D Comments: Recently the coaching staff has taken to pairing Oystrick and Valabik with Enstrom and Havelid. This mixing and matching of defensemen is pretty cool in that we can see how Enstrom and Havelid perform when they are apart. Since December 2nd Enstrom has gone from a +5 to a +9. The good news is that Enstrom seems to have righted the ship after a rough start and he is now the leader in the zone shift metric among the defensemen receiving top four ice time. When Enstrom is on the ice his passing and skating skills help move the play away from his own net.

The bad news is that Nic Havelid's zone shift number keeps getting worse, falling from a -19 to a -26 in the last two weeks. I've really enjoyed watching Havelid work hard every night, but he should not be re-signed when his contract expires. The warning signs are everywhere that he is ceasing to be an effective top four NHL defensemen (assuming he's not playing hurt like Kozlov was all last year). I'm afraid the Thrahsers will re-sign him and then be "surprised" that he's not as good as he once was.

The other defense paring that regularly plays together --Hainsey and Exelby--also has a sizable gap as well, with Hainsey a slight negative and Exelby the 2nd worst on the club. I've harped on Exelby's lack of outlet passing and his tendency to just dump the puck many times. If Hainsey were paired with someone who had more skill I suspect he might have a positive zone shift number.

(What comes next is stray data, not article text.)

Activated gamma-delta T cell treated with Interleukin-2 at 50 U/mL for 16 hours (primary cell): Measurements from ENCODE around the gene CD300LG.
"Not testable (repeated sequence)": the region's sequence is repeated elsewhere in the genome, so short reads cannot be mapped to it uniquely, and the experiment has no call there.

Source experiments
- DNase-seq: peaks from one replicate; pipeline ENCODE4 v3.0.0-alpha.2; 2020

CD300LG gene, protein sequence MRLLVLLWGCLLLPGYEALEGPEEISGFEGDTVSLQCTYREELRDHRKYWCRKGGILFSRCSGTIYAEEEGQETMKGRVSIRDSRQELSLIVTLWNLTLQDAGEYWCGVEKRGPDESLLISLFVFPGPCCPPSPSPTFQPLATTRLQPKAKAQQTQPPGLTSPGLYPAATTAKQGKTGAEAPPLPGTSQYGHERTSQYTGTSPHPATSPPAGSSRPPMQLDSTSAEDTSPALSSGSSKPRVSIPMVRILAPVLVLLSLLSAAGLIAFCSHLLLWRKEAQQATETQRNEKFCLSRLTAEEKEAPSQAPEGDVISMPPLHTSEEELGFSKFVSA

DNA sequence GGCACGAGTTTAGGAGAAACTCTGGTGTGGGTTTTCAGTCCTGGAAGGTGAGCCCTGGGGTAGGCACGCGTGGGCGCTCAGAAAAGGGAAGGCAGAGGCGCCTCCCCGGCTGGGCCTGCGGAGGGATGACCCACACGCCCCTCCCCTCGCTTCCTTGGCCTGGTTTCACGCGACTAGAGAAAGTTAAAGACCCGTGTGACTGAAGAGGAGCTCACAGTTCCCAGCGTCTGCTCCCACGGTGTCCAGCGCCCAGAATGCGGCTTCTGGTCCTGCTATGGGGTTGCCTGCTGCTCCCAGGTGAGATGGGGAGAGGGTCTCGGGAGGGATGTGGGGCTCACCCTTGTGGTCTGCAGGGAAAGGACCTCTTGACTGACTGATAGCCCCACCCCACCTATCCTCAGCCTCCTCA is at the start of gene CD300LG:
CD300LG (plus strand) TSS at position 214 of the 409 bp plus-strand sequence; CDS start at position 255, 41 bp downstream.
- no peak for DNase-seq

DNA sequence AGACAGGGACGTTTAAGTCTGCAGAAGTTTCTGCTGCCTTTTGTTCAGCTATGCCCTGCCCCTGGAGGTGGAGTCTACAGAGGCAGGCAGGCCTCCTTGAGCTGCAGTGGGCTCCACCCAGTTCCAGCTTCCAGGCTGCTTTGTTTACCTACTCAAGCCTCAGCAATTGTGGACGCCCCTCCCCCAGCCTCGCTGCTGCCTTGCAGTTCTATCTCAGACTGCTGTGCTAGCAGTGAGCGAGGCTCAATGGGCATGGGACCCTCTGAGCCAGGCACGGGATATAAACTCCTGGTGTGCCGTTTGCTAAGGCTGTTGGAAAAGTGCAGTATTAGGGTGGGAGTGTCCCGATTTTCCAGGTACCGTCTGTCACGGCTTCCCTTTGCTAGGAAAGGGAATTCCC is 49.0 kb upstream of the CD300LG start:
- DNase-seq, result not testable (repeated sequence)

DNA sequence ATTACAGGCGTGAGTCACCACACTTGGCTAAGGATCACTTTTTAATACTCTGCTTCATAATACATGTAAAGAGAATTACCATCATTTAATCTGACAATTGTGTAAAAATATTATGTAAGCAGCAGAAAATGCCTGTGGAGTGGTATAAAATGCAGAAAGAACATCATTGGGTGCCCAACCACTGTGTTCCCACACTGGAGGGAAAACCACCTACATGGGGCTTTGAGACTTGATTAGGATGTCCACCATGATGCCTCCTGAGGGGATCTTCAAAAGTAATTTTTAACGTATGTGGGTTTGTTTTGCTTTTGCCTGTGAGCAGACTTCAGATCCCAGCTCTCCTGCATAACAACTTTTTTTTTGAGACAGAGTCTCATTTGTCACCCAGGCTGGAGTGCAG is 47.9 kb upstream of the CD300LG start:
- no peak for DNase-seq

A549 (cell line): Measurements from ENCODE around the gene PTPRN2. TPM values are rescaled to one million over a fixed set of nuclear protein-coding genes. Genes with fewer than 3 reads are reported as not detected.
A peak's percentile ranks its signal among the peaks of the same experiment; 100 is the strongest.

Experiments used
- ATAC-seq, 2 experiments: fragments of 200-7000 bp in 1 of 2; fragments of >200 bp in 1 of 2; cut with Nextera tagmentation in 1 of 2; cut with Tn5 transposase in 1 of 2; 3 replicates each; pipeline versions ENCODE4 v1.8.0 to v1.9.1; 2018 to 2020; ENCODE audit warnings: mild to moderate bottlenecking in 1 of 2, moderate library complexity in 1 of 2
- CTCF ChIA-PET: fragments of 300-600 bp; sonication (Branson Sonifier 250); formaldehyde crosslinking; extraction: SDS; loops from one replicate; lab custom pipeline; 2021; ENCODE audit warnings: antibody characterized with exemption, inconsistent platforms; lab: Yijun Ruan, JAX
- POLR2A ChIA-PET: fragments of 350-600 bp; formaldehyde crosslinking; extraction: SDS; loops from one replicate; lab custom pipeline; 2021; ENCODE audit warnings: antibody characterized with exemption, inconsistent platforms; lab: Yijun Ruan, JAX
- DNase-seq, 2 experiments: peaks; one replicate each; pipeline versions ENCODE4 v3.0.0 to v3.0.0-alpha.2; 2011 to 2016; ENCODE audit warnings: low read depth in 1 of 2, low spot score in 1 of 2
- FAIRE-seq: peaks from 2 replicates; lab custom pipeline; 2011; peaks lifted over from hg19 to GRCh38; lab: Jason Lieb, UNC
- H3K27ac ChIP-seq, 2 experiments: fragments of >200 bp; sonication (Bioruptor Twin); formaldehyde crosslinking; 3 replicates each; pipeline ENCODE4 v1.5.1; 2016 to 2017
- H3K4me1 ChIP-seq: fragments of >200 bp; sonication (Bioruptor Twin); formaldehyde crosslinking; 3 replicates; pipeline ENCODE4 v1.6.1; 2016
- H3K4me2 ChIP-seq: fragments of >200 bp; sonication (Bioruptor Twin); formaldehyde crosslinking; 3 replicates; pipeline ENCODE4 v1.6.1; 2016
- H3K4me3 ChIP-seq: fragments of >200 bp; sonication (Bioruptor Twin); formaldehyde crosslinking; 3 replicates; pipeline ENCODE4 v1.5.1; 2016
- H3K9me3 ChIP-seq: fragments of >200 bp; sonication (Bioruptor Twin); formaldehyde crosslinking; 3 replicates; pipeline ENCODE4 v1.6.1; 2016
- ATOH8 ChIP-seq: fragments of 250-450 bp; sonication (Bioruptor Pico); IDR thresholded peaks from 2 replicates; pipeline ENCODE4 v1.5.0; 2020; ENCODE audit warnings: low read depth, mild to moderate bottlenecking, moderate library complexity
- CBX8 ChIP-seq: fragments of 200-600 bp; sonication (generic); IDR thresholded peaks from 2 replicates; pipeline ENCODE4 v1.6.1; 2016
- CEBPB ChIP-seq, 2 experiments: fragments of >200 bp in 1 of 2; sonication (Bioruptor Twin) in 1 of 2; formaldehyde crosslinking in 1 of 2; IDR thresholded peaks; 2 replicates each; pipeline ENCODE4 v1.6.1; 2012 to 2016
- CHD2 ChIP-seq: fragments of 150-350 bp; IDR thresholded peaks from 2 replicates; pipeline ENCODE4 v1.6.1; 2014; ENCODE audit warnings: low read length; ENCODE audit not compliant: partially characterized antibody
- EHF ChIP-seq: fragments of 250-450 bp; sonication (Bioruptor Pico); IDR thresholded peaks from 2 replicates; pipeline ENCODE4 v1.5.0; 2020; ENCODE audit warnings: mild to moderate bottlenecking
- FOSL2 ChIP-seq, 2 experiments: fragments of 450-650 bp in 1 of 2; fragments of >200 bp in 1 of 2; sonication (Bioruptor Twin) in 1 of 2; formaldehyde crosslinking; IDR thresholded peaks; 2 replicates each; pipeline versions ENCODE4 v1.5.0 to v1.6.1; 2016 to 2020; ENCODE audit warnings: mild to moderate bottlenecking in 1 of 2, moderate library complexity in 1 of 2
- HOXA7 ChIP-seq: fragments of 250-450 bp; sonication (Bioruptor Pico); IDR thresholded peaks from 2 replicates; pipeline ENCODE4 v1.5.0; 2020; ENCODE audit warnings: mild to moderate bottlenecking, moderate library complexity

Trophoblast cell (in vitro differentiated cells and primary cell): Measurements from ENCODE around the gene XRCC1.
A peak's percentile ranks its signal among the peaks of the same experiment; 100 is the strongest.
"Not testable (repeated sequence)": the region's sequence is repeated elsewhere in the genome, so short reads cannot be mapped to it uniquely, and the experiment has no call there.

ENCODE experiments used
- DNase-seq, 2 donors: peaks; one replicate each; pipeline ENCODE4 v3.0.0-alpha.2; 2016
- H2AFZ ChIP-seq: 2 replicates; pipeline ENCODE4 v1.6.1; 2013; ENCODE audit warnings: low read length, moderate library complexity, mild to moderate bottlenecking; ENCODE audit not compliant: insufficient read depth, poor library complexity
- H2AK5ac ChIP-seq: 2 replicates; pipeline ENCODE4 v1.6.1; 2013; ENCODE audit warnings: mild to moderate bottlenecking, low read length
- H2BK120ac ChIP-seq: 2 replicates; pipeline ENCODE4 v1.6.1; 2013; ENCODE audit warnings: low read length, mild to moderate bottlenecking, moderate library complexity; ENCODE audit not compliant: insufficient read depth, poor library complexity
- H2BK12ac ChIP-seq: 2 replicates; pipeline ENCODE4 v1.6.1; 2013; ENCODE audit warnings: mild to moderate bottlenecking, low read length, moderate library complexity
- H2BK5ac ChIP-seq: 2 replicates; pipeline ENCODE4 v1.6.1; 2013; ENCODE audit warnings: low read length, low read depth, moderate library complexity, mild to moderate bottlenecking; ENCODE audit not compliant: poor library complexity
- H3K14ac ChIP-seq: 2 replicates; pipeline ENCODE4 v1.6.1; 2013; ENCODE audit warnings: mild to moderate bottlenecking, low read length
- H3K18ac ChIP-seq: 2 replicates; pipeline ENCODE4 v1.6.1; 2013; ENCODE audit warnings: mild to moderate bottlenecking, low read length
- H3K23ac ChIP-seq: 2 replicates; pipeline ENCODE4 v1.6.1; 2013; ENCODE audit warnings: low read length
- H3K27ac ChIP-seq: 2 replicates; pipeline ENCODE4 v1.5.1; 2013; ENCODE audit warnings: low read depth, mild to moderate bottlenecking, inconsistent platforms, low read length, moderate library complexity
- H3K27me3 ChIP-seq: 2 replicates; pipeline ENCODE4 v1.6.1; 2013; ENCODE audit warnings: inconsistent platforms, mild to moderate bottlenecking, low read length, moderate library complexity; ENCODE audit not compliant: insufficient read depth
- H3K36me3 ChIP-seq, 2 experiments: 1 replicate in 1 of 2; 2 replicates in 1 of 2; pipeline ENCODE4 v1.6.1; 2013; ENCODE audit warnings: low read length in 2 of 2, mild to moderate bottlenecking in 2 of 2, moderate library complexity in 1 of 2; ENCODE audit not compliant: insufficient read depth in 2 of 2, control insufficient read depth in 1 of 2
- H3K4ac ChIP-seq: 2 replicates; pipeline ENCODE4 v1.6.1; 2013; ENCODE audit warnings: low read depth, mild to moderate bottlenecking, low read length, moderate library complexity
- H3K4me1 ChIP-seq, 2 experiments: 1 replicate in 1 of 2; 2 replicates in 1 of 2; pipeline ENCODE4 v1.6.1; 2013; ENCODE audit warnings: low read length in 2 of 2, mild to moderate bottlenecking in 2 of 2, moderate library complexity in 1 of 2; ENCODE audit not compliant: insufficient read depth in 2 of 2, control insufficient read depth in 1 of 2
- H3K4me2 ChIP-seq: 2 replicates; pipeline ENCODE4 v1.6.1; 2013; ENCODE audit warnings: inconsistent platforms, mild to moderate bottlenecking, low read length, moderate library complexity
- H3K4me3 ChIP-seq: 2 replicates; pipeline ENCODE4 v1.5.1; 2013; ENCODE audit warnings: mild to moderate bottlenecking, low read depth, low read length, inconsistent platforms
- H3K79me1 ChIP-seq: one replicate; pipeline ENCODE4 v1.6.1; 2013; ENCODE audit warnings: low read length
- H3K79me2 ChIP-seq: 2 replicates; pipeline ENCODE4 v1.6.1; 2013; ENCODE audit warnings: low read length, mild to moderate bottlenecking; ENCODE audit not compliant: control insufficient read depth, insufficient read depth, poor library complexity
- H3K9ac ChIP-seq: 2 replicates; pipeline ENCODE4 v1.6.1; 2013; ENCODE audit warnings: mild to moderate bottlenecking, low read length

Probably the best news here is that the Thrashers youngest D (Bogosian, Enstrom, Oystrick) all have positive zone shift numbers and these guys will be here for the long haul. Throw in the fact that Hainsey might have a positive number if paired with a better partner and there some reason for long term optimism on the blueline.

Forwards
+31 Reasoner
+30 Armstrong
+9 Thorburn
+6 Williams
+6 Christensen
+5 Kozlov
0 Perrin
-1 Little
-3 Crabb
-7 Kovalchuk
-20 White
-23 Boulton
-28 Slater

Here's the good news. The Thrashers have a 3rd line worthy of a playoff team: Armstrong-Reasoner-Thorburn were terrific together at taking the puck and playing in the offensive zone while being matched up against the other team's scoring line. The bad news is that the Thrashers lack a 1st, 2nd and 4th line that is worthy of a playoff team.